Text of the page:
Mass. Senate passes casino gambling bill
The Massachusetts Senate this afternoon approved casino gambling, bolstering the likelihood
that slot machines and full-scale table games will be coming to the Commonwealth.
The bill, which passed 24-14, included a rare vote from Senate President Therese Murray, who
cast her “yes” in a roll call vote just after 4 p.m.
The plan would authorize three “resort” casinos and one slots-only gambling parlor in Massachusetts.
The House passed a similar version of the bill last month. Now the measure goes to a joint House-Senate
conference committee where lawmakers will reconcile the differences that now exist in the two versions.
Once a final proposal has been ironed out, the legislation will head to Governor Deval Patrick’s desk
for his signature. Patrick has indicated initial support for the plan.
Patrick signs Mass. casino gambling bill into law
Governor Deval Patrick has signed the bill legalizing casinos in Massachusetts, ending a years long battle on Beacon Hill
and paving the way for full-scale casinos and slots in this state.
In a bill-signing ceremony at the State House this morning, the Governor, flanked by House Speaker Robert A. DeLeo,
made Massachusetts the 40th state in the country to legalize casinos and slot parlors.
The historic signing follows years of intense lobbying by the casino industry and several near misses in the Legislature.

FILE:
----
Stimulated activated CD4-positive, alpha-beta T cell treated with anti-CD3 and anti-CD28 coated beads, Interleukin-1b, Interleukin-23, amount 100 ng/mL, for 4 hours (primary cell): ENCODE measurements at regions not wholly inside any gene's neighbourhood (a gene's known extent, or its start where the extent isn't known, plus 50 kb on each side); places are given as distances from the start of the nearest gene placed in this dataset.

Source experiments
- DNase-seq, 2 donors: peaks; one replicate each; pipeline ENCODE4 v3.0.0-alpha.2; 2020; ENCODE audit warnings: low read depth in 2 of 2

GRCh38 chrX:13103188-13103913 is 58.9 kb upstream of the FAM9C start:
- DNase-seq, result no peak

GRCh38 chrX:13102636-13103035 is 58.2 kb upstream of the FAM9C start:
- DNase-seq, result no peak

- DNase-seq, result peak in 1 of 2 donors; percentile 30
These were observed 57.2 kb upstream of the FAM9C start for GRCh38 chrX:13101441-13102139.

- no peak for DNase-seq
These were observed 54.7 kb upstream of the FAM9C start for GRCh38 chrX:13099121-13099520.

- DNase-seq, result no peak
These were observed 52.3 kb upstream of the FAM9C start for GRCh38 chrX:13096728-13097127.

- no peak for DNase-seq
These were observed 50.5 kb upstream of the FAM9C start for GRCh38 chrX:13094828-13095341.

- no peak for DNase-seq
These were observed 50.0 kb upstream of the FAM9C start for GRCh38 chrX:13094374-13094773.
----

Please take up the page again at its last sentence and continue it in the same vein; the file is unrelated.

The bill, approved by lawmakers on a final vote in the waning hours of the legislative session last week, allows three
full-scale casinos and one slot machine parlor.
Lawmakers say the slot parlor, which requires minimal investment, could open within a year. There is disagreement
over how long it will take to open the casinos: a state report has suggested a 5-year timetable is possible while proponents
have said it could take as little as three to four years.
Supporters, including Patrick and the state’s other most powerful Democrats, say casinos will help reduce the state’s
unemployment problem and revitalize the state budget. They say state residents are already spending freely at casinos
in neighboring states.
Opponents counter that the state will lose money combating increased crime and dependency and diminish residents’
quality of life through increased addiction.